I think today with fuel efficiency being key on people's minds, [and] certainly urban congestion, a unique vehicle like this will give us a chance to show the marketplace a new alternative [form of] transportation.
Now one of the BIG concepts I am always discussing is convergence. The vendors and customers of today are likely going to converge into being your biggest competitor ten to twenty years down the road. Microsoft (MSFT) was a software vendor to the tech leader IBM (IBM), and then Microsoft’s operating system commoditized the box and Microsoft became the tech leader (IBM doesn’t even make computers anymore, they consult). Google (GOOG) is a customer to Microsoft, but now they are working on a way for you to access software products via the web so you won’t even need an operating system (just a box that takes you to the web).
Car rental companies today are fleet customers to the automakers and auto retailers. But ten to twenty years from now, at least in metro markets, I think they may be the biggest competitors to car dealers. Remember how I have written about the Zipcar? Just in case you’ve forgotten, I basically said that in February 2005, Wireless Week ran a story talking about how Zipcars has 30,000 members in 21 cities, in seven states with rental rates between $8.50 an hour to $60 a day.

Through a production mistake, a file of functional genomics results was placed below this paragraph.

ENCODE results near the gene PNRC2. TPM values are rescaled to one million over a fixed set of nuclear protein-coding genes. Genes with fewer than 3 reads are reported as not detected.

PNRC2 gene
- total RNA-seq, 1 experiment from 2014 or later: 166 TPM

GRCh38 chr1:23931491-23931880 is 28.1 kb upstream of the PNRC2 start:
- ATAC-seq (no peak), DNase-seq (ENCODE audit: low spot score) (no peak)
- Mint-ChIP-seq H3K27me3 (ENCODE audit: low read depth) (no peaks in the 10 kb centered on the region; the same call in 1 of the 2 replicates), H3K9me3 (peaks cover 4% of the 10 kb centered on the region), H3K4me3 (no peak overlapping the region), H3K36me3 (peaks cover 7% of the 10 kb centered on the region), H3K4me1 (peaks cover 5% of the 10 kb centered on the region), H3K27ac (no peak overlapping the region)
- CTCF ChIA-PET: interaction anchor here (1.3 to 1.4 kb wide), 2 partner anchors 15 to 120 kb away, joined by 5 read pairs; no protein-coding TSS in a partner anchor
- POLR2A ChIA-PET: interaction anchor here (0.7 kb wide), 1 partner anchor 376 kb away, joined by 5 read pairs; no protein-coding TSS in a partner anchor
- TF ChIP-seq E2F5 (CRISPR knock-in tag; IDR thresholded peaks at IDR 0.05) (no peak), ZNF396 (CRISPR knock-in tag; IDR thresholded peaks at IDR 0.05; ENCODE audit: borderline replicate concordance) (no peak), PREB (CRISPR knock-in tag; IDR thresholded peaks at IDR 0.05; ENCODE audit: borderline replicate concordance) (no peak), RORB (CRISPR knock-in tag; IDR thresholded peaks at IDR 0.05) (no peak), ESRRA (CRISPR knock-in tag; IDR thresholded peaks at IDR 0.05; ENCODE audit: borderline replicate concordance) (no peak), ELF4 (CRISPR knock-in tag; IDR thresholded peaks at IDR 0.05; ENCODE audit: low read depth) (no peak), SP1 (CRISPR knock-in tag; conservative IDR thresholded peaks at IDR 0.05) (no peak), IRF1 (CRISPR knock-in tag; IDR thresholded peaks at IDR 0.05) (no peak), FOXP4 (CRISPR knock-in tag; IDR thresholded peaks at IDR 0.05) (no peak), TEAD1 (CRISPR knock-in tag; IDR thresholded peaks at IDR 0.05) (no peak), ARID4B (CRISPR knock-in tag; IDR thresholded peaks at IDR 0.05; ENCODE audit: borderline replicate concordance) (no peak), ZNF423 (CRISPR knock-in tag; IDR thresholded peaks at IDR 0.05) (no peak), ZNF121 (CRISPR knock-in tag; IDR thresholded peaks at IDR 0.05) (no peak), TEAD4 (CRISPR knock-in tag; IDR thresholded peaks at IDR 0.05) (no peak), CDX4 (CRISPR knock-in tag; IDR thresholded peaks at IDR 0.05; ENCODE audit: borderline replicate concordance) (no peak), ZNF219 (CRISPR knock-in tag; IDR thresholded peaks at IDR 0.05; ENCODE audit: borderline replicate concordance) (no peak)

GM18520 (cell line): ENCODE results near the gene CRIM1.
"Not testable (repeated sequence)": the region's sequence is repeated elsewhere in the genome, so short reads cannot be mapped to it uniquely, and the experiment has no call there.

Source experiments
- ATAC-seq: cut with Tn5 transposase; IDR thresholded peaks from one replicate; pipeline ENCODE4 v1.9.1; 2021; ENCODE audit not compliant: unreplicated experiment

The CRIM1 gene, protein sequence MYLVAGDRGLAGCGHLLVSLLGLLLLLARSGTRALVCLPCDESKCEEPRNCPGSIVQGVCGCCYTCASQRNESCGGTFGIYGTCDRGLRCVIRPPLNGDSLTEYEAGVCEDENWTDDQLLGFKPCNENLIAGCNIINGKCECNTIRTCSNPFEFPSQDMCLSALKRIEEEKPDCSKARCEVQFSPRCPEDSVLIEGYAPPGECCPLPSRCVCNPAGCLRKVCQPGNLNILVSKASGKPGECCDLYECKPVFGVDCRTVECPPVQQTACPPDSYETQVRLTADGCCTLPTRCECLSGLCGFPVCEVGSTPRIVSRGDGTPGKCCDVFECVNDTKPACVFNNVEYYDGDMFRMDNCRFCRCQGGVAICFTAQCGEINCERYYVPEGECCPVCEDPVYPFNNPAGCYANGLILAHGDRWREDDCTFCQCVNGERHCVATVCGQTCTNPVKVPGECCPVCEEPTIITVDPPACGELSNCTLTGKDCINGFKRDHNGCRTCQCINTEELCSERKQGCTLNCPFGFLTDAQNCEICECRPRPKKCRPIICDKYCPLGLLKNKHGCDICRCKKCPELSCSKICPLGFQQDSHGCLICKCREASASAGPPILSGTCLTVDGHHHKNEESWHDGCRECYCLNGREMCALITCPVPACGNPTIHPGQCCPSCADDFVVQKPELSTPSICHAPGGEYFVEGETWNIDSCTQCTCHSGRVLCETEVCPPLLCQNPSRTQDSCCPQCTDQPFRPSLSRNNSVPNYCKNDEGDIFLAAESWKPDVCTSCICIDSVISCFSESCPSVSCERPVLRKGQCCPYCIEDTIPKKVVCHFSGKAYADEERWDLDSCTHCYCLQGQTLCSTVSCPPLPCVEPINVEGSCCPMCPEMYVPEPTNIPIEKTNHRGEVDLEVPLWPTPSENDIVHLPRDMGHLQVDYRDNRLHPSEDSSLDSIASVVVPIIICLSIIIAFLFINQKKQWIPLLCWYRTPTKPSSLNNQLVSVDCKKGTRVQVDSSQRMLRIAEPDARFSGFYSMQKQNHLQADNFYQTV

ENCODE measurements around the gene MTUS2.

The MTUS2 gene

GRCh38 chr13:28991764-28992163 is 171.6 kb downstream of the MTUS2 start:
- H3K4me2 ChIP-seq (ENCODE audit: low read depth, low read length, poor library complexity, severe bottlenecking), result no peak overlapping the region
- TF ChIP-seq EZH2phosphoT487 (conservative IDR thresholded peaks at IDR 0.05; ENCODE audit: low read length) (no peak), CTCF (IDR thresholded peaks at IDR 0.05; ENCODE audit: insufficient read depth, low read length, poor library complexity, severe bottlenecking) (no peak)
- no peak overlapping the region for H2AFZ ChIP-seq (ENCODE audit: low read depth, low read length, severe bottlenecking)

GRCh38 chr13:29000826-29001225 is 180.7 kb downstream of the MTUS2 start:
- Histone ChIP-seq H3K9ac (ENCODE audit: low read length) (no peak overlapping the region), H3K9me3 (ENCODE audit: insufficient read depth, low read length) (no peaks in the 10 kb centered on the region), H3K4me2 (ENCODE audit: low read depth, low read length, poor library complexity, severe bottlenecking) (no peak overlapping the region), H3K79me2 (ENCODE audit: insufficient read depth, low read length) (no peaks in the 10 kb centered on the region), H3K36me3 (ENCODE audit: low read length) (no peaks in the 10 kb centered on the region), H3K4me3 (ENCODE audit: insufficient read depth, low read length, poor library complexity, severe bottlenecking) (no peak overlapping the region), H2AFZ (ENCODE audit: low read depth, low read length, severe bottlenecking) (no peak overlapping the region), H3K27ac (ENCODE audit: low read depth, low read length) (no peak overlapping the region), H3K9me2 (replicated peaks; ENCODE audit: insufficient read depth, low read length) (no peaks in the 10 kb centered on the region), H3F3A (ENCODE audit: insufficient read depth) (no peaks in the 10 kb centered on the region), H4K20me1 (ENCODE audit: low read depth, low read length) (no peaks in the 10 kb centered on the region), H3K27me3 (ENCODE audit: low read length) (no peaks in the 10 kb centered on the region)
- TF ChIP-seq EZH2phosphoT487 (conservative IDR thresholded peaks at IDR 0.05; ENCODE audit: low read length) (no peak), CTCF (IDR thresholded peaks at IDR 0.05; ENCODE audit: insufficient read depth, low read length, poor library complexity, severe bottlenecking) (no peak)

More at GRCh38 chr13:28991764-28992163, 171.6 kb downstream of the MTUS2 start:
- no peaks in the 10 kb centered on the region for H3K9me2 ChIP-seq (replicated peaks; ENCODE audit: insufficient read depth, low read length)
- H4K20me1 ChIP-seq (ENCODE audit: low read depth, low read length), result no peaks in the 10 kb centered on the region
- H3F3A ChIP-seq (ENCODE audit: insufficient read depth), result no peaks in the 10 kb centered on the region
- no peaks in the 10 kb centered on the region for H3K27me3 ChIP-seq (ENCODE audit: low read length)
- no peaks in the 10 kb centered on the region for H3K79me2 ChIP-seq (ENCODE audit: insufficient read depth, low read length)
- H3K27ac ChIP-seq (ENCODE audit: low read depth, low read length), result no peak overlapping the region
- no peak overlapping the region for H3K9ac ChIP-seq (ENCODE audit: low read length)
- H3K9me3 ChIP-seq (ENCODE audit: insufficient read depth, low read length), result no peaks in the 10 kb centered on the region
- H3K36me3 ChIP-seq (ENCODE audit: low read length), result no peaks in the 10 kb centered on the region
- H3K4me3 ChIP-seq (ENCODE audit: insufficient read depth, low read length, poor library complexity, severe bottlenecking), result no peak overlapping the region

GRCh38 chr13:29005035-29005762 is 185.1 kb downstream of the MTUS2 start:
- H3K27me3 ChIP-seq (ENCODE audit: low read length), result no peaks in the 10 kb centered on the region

The concept is for people in major metropolitan markets that may not want to own a vehicle (with high insurance, parking and repairs from all the dings of parallel parking) to be able to use a car whenever they want. Wireless Week says:
Members reserve a Zipcar online and then just walk to the assigned car, which could be in a parking lot, garage or an assigned parking spot on the street. Waving the Zipcard near the driver's door unlocks the door and allows the car's keys to operate the ignition. The Zipcard only works after the car has received the authorization via GPRS.
According the article, 39% of the members either have sold their cars or stopped planned purchases of vehicles, and the company “sees its main competition as private car ownership.”
So here’s an idea. The Penske Corp (which owns the majority of United Auto Group) is incredibly familiar with running efficient “vehicle rental or leasing” type companies, because one of the company’s in their portfolio (in a joint venture with GE) is Penske Leasing (basically moving trucks). And the Smart vehicle seems ideally suited for metro markets. So it seems to be that as an additional feature to the franchises, why doesn’t UAG use the Smart dealerships to offer a similar rental/car sharing service like what Zipcar offers? Just a thought.